On the opposite end of the spectrum, guitarist Avi Bortnick added the occasional marionettish ping or pop to goose the music when it threatened to go completely dark. The rest of the band – Curtis Hasselbring on trombone, Dennis Lichtman  on clarinet, Mazz Swift on violin, and Emily Bookwalter on viola – were bolstered by a six-piece choir including but not limited to the soaring Aubrey Johnson and Tammy Scheffer. The extra voices added deviously incisive counterpoint on all ends of the spectrum as well.

There were two swinged-out arrangements of Chopin pieces, the second an impromptu, which featured the night’s most sizzling solo, a lickety-split series of harmonically-spiced cascaces from Swift. She’d reprise that with a little more brevity during an epic take of Raymond Scott’s Celebration on the Planet Mars, along with similarly punchy solos from Hasselbring, Kono, Laster, Garcia and Caswell. A couple of romping, swinging, sometimes vaudevillian and occasionally cartoonish Alec Wilder tunes gave the band something approximating comic relief. Watch this space for a more in-depth look at the amazing new album.

Cutting-Edge Vocal Jazz Tunesmithing with Singer/Composer Annie Chen at Cornelia Street Cafe

Annie Chen’s music is as individualistic as it is ambitious –  and it is very ambitious. Being one of the few Chinese-American jazz singer/bandleader/composers out there might have something to do with it. Her show last week leading a first-rate quintet at Cornelia Street Cafe was a revealing and often riveting glimpse at how much she’s grown both as a writer and singer in the last couple of years.

Chen loves contrasts, and cinematic narratives, and bright, translucent themes that she takes to a lot of unexpected places. She has a soul-infused voice with a little vibrato trailing off for effect in places. English is still relatively new to her, but she sings as an instrumentalist and doesn’t let linguistic challenges get in the way. There’s a persistent if distant angst in a lot of her work, counterbalanced by her friendly, charismatic presence and sardonic sense of humor out in front of the band.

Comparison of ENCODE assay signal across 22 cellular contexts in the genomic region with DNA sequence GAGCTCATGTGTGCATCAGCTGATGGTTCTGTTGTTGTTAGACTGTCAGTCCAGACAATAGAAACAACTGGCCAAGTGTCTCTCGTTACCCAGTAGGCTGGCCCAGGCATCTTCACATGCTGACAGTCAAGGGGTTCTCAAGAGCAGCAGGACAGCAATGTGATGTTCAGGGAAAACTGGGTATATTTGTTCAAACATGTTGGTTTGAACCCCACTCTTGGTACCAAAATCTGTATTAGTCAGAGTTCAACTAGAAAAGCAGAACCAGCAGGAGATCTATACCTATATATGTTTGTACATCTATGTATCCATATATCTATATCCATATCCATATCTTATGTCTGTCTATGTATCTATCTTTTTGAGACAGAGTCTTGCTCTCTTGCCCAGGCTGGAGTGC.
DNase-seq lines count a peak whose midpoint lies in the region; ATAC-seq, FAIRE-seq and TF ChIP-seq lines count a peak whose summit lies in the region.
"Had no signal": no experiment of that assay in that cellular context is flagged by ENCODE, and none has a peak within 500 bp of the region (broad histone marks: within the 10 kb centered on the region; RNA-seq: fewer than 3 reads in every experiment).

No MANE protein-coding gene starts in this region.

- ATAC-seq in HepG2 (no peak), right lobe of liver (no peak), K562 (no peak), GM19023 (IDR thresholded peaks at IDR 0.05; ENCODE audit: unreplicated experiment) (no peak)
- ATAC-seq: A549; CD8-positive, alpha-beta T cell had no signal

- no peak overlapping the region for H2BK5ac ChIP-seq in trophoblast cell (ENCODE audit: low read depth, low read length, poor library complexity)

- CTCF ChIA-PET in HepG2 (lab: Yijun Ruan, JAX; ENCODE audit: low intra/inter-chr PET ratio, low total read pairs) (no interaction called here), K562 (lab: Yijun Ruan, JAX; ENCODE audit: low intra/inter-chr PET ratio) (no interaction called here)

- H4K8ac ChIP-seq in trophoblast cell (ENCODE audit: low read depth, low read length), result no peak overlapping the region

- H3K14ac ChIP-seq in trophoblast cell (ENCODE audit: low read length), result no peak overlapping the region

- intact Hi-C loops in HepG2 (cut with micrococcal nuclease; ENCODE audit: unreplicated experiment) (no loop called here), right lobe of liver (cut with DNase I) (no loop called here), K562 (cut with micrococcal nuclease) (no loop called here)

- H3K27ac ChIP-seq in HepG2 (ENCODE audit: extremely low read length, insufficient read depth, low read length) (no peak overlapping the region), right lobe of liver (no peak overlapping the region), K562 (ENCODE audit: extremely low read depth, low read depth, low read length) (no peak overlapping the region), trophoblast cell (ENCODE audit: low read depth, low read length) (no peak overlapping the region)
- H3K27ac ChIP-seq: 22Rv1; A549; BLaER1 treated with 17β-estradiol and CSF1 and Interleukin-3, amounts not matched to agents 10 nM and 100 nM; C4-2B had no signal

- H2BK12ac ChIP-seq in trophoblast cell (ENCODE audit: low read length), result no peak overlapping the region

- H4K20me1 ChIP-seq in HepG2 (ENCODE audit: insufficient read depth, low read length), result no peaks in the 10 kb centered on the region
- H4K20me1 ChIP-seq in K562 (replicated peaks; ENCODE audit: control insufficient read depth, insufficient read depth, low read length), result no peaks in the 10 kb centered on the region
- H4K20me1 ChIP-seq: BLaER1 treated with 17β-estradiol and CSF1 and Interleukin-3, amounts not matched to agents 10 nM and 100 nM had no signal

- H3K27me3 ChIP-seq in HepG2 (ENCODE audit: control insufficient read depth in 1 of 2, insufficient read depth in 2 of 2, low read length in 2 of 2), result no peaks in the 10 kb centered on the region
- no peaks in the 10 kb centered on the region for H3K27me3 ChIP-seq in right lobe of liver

Chen vocalized enigmatically against a spiky, circling Marius Duboule guitar figure as the opening diptych Mr.Wind-Up Bird, Strange Yearning got underway, then introduced an understatedly triumphant crescendo over a swaying, subtly samba-tinged groove that eventually launched a sailing Nathaniel Gao alto sax solo with a terseness to match Chen’s own bobbing melody. Polyrhythmic pairings between drummer Deric Dickens and Duboule’s jagged clang over bassist Michael Bates’ increasingly dark, dancing drive brought the song home.

Chen slowly launched into Orange Tears Lullaby with a low, moody resonance over another circular guitar intro, Gao adding peppery phrases against the beat, then mirroring Chen’s brooding atmosphere as the rhythm section kicked in with an incisive, propulsive vamp.

Next was Chen’s own arrangement of the big 1980s Taiwanese pop hit Gan Lan Shu (Olive Tree), a bittersweet peasant-in-the-big-city tale, toyed with the rhythm, her nuanced mezzo-soprano delivery ripe with anticipation but sobered by reality. Her own composition Leaving Sonnet also channeled mixed emotions: longing for home but hope for the future in new surroundings. A harried, stairstepping vocal theme gave way to a calmer pulse colored by the sax, rising and falling in and out of an uneasy waltz.